McRae, Georgia in Telfair County grew as a railroad stop in the late 1800s and is named for one of its early Scottish settlers. As the population grew, several churches were established by the turn of the 20th century. First Baptist Church (above) is a large Gothic Revival brick building in the center of town. The group organized in 1880 and completed this building in the early 1900s. It was last renovated in the 1970s.
Nearby on College Street is a wooden Presbyterian church that was built in 1903.
The Homeland, Florida Heritage Park in southern Florida has a few historical buildings, including this church. Originally Bethel Methodist Church, the first building was completed in 1878 and this church replaced it in 1887. A wooden steeple was destroyed by a hurricane in 1946 and was replaced with the aluminum one here. The congregation held services until the 1970s and then the church was empty for a few years. In 1986 the building was moved to this park area and is used for community events and weddings.
Union Christian Church is part of the President Calvin Coolidge Historic Site in Plymouth, Vermont. The Village of Plymouth Notch has a few homes, this church, a schoolhouse, general store and cheese factory and is said to look basically unchanged since the early 19th century when Calvin Coolidge was sworn in as the 30th U.S. President.
The Greek Revivial church was built in 1840 and was initially a Congregational Church. Nearby is Plymouth Cemetery, which includes the graves of several generations of the Coolidge family, including the grave of the former president.
Built in 1813, the Old Round Church originally served as the town meeting hall and a place to worship for five Protestant denominations in Richmond, Vermont. I’m not sure if it’s the only 16 sided church in the country, but its uniqueness led to a listing on the National Register. By 1880, the church was turned over to the town of Richmond and has been used for town meetings community events and weddings ever since. It’s now looked after by the Richmond Historical Society.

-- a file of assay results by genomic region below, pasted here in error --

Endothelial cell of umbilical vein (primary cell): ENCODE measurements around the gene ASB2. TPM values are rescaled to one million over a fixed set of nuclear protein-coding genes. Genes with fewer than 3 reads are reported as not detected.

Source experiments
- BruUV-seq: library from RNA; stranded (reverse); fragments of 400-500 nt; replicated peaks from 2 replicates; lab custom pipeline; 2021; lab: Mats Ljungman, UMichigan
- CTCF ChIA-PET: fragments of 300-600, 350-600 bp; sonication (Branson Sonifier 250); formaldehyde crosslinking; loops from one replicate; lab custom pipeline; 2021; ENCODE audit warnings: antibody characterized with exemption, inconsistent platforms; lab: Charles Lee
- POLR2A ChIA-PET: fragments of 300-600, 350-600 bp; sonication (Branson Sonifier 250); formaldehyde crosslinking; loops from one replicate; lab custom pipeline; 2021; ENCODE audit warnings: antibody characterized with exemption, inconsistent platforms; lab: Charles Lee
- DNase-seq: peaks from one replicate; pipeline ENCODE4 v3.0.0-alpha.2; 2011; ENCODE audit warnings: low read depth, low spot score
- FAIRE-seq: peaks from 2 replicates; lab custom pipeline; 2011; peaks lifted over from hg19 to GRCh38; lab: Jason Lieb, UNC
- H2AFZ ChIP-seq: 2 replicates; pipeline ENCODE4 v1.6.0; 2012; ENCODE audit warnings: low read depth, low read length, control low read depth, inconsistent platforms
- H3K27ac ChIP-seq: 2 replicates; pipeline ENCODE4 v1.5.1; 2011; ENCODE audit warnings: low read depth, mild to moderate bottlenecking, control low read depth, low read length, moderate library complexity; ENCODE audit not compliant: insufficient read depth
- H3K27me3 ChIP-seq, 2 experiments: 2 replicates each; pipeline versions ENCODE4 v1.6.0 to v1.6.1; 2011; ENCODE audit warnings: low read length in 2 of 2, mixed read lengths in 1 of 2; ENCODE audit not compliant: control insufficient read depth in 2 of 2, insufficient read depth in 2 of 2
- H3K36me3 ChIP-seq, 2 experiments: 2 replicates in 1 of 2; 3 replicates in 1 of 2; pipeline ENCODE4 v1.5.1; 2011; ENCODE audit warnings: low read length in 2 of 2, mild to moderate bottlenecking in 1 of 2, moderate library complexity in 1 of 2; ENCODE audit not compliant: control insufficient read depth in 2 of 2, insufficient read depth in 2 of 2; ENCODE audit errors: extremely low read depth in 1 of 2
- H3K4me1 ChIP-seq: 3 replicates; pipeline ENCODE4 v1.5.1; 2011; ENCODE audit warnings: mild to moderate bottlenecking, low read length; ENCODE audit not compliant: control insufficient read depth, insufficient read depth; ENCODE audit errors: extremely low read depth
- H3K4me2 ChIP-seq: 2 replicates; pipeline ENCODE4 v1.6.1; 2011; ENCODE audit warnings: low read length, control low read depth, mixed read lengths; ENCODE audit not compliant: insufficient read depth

Another church down the same road is the Universalist Unitarian Church. This building was completed in 1897 and served as a church until 1956. Then it served as part of a school and now is used as the town’s library.
English Church in Claremont, New Hampshire was built in 1773. It’s now known as Union Episcopal Church and is the state’s oldest building built exclusively for religious purposes. A member of the church arrived at the same time I did, and gave me a quick tour of the interior. The architecture is a rectangular frame and shows some of the major changes over time. You can see in the exterior shot that the side windows are different sizes with the smaller ones added in 1820. The tower was added in 1801. Upstairs you could view the pre-Revolutionary roof framing which is the largest still surviving in the state. More of the details of the construction and changes are in the National Register nomination form. There is also a large cemetery across the road with some interesting older grave markers from that early era.
Montgomery, Vermont is home to another covered bridge and at least two old churches. Kelton Hall, a Greek Revival building served as the Baptist church since around the time of the Civil War. It survives now as a center for the local arts.
The other, St. Bartholomew Episcopal Church is a Gothic Revival building built by 1835 and on the National Register of Historic Places. However, the church was already in decline before the turn of the century and by 1927, regular services were no longer held. The building was condemned in 1974 and purchased by the Montgomery Historical Society and now called Lawrence Pratt Memorial Hall.
When you visit Old West Church, there’s no doubt it’s a historic church when you walk through it. Built in 1825, it’s located in a rural area of northern Vermont. It’s a typical New England style building, listed in the National Register of Historic Places as “Colonial Survival”. As you enter the church, there is an organ in the vestibule and then you enter into the main seating area past two stoves that were added in 1831. There’s also an upstairs gallery. The building is essentially original, and there is no electricity even today. The church was owned by The Baptists, Universalists, Congregationalists, Christians, Free Will Baptists and Mthodists and was used for community meetings as well as church services. There is also a small cemetery behind the church.
Interior, Old West Church
Interior, Old West Church. The Message above the altar reads “Remove Not the Ancient Landmark Which Thy Fathers Have Set”.